The emergency management community is a unique lot. While there are certainly members of it who are very public figures, the overwhelming majority of its members go about their jobs with little to no public fanfare. They plan, prepare and partner with any number of different people for any number of scenarios that could keep Hollywood screenwriters busy for their entire careers. While those blockbuster scenarios may be an exciting watch at a movie theater, in real life any of those disaster conditions are incredibly complex and challenging. And it’s not just the cause or conditions that makes those emergencies and disasters complex or challenging – it’s most often all of the people who end up involved with them.
In the midst of what at first can be chaos in an unfolding emergency situation, there does come about an order, a process, a direction that is to be followed that helps get things together. Out of that order, process and direction lives are saved, misery is addressed, help is provided, and positive difference is made. Fortunately for us there are a number of noted national and international practitioners of these skills, but in the post-9/11 homeland security era there are few, if any, leaders who have had the impact or legacy shadow that Donald “Doc” Lumpkins possessed in creating a better prepared homeland.
I’m sad to say that Doc (as he was called by everyone) passed away on the evening of Jan. 26 following a brief illness.
It would be an understatement to simply call Doc Lumpkins an emergency manager. He was far more than that. And it would certainly shortchange all of what he did for a community that embraced him as a “legend,” whether he realized it or not. Maybe it was his short, sly smile; the reserved look at what was going on around him; or just the fact he often let other people speak before he would open his own mouth to share his observations.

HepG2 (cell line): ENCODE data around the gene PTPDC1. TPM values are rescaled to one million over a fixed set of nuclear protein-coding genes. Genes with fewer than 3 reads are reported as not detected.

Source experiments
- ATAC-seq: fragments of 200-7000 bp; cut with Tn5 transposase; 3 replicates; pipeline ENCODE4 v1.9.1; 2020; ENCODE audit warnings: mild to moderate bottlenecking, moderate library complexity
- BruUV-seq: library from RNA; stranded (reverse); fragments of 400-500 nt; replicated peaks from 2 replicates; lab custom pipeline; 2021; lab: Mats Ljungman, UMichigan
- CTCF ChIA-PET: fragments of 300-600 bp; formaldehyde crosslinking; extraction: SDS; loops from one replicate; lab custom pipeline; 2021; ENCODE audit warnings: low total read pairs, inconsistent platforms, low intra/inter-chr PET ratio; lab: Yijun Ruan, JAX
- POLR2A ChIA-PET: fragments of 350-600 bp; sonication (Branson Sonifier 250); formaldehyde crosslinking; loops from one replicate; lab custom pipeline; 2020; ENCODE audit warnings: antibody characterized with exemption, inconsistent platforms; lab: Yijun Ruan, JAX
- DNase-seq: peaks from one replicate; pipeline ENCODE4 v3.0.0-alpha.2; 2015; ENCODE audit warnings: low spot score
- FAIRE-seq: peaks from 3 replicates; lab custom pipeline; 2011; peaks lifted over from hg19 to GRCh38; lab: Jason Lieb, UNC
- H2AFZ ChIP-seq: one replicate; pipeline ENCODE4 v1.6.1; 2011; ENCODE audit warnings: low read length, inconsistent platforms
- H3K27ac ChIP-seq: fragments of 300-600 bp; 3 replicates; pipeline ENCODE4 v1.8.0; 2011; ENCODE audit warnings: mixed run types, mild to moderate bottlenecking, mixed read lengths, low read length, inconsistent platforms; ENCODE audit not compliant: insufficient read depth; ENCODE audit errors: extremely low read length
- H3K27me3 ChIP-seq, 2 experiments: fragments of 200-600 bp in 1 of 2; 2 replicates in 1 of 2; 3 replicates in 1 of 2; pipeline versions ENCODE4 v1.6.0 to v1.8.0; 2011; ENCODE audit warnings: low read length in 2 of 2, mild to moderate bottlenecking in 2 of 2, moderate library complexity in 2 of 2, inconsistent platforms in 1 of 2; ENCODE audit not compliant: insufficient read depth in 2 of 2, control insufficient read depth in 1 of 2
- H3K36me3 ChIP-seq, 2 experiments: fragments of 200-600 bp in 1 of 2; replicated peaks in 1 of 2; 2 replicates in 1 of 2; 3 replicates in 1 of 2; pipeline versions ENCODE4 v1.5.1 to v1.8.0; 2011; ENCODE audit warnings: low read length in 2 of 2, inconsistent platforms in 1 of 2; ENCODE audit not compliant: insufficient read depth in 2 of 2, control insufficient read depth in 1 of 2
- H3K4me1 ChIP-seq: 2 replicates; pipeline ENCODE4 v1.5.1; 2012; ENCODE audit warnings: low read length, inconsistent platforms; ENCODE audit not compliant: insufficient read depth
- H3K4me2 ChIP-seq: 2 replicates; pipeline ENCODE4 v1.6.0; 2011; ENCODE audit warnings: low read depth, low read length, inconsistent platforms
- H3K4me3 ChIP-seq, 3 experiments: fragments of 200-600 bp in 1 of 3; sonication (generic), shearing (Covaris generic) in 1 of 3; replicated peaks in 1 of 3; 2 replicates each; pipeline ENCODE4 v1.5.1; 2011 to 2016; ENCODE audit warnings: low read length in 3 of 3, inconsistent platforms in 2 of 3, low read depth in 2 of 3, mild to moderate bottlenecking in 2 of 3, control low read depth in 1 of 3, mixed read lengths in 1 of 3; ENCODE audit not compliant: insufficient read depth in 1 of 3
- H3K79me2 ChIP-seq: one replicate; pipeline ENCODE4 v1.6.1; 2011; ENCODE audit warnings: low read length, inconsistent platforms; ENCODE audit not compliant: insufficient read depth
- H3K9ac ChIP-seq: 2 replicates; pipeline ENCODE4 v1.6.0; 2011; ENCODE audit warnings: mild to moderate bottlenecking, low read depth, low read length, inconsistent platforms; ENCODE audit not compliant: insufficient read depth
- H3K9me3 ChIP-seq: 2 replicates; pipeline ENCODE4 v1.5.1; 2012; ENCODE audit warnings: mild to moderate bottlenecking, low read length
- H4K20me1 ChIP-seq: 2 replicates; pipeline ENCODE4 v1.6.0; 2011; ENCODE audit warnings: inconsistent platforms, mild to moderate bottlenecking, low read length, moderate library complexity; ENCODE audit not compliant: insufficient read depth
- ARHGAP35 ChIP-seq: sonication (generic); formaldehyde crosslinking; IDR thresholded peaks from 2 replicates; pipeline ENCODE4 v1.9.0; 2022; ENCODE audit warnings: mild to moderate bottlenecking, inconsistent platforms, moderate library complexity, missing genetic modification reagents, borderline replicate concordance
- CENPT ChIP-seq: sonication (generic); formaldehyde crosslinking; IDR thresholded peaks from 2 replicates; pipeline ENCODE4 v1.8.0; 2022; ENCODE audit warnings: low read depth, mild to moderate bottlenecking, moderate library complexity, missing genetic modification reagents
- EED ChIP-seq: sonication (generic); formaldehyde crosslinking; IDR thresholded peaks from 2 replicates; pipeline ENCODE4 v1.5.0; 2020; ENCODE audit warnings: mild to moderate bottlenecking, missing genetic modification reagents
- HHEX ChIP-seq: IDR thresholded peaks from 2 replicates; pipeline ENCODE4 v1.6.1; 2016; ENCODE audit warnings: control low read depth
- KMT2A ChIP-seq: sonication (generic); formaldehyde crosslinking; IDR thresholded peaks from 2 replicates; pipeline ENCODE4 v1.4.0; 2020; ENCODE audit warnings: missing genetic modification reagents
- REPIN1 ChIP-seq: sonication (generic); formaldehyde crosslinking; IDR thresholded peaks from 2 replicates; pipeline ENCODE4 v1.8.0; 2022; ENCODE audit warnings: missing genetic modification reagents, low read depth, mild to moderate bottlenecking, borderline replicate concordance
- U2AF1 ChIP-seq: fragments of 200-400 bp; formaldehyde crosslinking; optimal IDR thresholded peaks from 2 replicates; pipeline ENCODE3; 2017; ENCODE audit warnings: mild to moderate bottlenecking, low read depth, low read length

Doc was one of those few people who could bring very different people together, regardless of who they were or what their goals were. He was a convener, a conductor of people who could get them all together in a room or on the phone to begin working problems so things could get better for everyone, and not just the loudest complainer(s) in the room.
That may sound simple. But it’s not.
In fact, being able to do that type of convening and connecting of people in the worst of circumstances is a gift. It’s an almost abstract art form that most people will never understand or appreciate for how intricate and special it really is. But Doc’s gifts for collaboration, plain-speak and relationship-building were not anything he was selfish about, or just brought about on occasions when an emergency was unfolding. Rather, they were the gifts he freely shared without any hesitation with anyone who was ready, willing and able to accept them and willing to put them to good use.
It was something that Tim Beres observed firsthand when he hired Doc in the early days of DHS as part of the then Office of Domestic Preparedness (ODP). “Doc brought a state perspective to our office and was always advising me about how our program guidance would impact state government – he was a forward and innovative thinker who always thought of the field and what could help them in their jobs and the public they served,” he said.
Tracey Trautman was another of Doc’s ODP colleagues in the early days of DHS. She shared that Doc was a big part of “the success of this fledging office (with a large appropriation and a big mission) that was transitioning out of DOJ into DHS.”
When he joined the office in 2004, Doc was already “well-known in the emergency management discipline and brought such a strong sense of the importance of the state, local and federal partnership. He was always the guy who could explain a complex issue but then relieve any tension in the room by making everyone laugh!”